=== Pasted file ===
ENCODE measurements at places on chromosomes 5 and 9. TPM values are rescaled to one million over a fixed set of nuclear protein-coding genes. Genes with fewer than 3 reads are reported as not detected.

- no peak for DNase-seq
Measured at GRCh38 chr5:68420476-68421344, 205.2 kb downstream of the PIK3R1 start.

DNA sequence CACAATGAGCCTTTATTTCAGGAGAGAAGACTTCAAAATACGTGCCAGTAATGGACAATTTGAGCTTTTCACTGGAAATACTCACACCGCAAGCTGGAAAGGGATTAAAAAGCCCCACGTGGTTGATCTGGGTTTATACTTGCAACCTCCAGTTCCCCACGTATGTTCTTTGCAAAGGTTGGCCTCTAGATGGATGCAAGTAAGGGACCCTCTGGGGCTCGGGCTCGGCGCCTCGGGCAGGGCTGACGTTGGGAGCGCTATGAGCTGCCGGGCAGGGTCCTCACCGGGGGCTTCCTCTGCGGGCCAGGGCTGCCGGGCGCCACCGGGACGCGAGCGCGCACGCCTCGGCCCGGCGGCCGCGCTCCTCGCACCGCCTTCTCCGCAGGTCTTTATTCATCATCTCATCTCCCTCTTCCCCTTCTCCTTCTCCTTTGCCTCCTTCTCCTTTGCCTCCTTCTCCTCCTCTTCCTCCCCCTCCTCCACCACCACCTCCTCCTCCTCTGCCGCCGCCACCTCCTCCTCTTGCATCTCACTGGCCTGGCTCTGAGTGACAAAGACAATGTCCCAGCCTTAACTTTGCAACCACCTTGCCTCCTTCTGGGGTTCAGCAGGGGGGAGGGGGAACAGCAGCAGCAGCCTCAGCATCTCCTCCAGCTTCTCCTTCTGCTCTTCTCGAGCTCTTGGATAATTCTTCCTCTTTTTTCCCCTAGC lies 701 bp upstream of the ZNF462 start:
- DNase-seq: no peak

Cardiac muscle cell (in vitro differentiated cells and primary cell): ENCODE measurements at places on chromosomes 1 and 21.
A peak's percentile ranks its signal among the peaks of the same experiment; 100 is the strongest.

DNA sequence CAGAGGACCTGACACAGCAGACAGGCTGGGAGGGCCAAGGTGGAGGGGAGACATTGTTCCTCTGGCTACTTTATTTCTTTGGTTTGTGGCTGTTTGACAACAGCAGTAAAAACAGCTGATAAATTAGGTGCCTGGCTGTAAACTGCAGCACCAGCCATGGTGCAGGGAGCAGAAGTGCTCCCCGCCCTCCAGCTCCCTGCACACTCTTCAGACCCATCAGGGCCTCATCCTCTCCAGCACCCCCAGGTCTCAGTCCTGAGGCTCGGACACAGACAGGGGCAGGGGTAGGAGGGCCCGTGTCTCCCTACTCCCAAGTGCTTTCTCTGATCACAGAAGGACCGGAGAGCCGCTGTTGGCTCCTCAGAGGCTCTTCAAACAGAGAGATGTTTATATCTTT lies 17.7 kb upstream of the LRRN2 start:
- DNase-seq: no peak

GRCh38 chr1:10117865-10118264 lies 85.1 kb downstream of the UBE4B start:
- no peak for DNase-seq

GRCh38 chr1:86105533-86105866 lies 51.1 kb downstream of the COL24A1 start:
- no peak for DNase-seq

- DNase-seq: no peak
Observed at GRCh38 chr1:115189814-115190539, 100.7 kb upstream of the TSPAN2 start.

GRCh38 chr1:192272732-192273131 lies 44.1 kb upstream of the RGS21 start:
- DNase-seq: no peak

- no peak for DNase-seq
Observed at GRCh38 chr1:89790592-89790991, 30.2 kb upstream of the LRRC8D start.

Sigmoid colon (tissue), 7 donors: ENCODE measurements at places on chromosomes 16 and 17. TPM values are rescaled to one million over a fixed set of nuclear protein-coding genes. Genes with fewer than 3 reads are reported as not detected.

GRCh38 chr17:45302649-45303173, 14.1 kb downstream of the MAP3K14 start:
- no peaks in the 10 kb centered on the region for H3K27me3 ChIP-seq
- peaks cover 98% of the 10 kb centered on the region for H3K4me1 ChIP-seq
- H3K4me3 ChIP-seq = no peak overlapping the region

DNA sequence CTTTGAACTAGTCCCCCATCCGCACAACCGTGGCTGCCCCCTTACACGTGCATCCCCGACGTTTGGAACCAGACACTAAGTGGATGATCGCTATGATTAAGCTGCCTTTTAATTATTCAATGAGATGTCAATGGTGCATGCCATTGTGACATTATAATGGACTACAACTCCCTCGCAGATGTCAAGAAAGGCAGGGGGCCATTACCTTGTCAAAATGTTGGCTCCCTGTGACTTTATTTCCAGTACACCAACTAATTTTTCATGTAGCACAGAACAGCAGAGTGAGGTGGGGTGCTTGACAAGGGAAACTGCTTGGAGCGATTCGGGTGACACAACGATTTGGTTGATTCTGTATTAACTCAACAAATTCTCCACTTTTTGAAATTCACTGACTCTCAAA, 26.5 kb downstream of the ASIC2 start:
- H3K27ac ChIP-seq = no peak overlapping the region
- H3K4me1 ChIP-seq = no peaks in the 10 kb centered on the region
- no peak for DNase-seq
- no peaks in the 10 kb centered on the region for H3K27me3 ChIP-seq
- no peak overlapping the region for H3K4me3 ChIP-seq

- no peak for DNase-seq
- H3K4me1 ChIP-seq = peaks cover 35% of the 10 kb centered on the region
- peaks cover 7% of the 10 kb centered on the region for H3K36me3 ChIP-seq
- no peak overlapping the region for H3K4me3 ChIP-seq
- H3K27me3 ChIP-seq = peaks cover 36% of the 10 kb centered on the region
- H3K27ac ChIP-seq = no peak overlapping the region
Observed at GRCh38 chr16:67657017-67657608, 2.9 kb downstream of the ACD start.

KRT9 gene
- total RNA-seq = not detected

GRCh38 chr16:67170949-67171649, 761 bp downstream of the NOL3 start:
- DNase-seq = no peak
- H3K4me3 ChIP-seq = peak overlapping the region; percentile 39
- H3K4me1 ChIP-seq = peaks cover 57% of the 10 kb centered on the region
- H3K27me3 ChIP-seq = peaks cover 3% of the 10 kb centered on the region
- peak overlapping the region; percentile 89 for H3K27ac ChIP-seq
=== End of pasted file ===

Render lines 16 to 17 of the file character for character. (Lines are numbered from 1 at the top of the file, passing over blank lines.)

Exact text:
GRCh38 chr1:192272732-192273131 lies 44.1 kb upstream of the RGS21 start:
- DNase-seq: no peak